Our Hen House
After reading many books and doing an extensive search of forum topics on building coops, I developed plans and set to work with my husband to create a simple, yet functional coop for our flock that would total about 15 birds.? We originally planned to place it out in the yard nearer to the back fence, but after some deliberation, and more reading, I settled on an unused spot under the deck near the basement door.? If this doesn't work we can always shoehorn the coop out of its spot and relocate in elsewhere in the yard.​
So, here goes....the picture presentation of the process concluding with a picture of the curious girls checking it out for the first time.
Site selection & foundation. It took MUCH more work than it appears; building the foundation, that is.
And more framing. Here you can see (sort of) where the clean out hatch will be beneath the roosts
Here's a better picture of the roost area to the right of where the door will be. Keep scrolling, it will all become clear.
Now for the sheathing. We used plain ole 3/8 plywood with intention to prime & paint
Primed. Doesn't look like much other than a big white box right now. But you can see how it is situated beneath the deck for protection from the elements. Plenty of breeze blows through down there. You can see it is also next to the basement door for easy access.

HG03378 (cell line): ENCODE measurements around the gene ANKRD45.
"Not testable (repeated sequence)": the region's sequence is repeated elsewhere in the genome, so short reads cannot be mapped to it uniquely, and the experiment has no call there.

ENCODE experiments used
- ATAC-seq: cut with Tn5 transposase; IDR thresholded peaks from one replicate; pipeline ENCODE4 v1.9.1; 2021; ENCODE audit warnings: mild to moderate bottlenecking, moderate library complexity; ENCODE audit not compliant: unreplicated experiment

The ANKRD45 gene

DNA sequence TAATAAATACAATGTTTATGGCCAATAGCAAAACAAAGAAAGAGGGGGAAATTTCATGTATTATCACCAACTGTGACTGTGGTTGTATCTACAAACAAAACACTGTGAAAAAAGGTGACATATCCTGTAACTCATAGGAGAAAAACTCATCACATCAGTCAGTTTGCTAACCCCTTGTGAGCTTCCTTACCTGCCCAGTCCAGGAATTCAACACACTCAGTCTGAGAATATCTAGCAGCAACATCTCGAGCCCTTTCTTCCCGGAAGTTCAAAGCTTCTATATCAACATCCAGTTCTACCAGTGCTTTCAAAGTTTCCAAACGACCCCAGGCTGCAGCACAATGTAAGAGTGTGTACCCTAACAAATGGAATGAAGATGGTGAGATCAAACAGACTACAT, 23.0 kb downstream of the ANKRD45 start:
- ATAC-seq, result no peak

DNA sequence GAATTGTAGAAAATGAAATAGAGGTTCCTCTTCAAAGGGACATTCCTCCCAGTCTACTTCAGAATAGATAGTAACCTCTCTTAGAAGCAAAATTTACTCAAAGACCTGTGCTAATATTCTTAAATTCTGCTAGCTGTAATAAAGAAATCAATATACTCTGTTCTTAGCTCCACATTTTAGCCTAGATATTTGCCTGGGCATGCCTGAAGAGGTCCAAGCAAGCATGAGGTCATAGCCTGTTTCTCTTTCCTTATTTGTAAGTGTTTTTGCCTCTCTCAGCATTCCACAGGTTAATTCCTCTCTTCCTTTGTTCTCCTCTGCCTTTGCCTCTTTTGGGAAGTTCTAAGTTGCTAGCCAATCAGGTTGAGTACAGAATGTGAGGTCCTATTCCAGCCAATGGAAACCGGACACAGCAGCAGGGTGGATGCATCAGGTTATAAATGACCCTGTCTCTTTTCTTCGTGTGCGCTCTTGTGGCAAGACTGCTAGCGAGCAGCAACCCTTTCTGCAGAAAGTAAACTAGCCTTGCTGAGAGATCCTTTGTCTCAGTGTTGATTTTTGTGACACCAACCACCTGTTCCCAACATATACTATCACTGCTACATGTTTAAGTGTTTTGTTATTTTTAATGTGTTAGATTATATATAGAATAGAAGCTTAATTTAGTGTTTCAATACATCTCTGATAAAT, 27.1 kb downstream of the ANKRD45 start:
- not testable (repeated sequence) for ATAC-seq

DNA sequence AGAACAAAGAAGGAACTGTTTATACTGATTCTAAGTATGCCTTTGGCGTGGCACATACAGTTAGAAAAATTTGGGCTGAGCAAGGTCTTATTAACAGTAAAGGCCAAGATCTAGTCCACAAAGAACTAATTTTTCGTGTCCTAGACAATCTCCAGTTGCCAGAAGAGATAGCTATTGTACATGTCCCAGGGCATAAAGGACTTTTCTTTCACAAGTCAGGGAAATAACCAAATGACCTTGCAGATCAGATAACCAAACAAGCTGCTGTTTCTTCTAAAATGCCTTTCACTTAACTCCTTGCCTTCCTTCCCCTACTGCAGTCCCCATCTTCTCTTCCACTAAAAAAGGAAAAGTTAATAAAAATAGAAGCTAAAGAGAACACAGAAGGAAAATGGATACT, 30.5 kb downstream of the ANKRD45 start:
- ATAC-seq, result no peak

An inside view of the roosts and framed out droppings box area, and the lovely vinyl floor.
After completing the siding and vinyling of the droppings box area. You can see where the hatch will be. you can also see the clear polycarb roof. Since the coop is sheltered from snow by the deck we figured we could use clear roofing to let in light, negating the need for clear view windows.
The clean out hatch from the outside
The door, and a lot of construction tools.
Cutting out the windows and pop door.
With wire mesh on the windows and over the droppings box. You can clearly see from the window and clear view ceiling that we worked on this well after dark each night.
Finished photos...well finished enough for occupancy; a few more things need to be done on the outside.
The girls checking out their new digs.
Trying out the roosts
The girls milling around on night 3 in the coop (it's was forecast to go down to almost 30, thus the brooder light):
And settling in to roost:
Now to build the nesting boxes, perch for the pop door and surrounding temporary run. When they are old enough we hope to free range them in the fenced in yard; right now they are only 7 weeks old.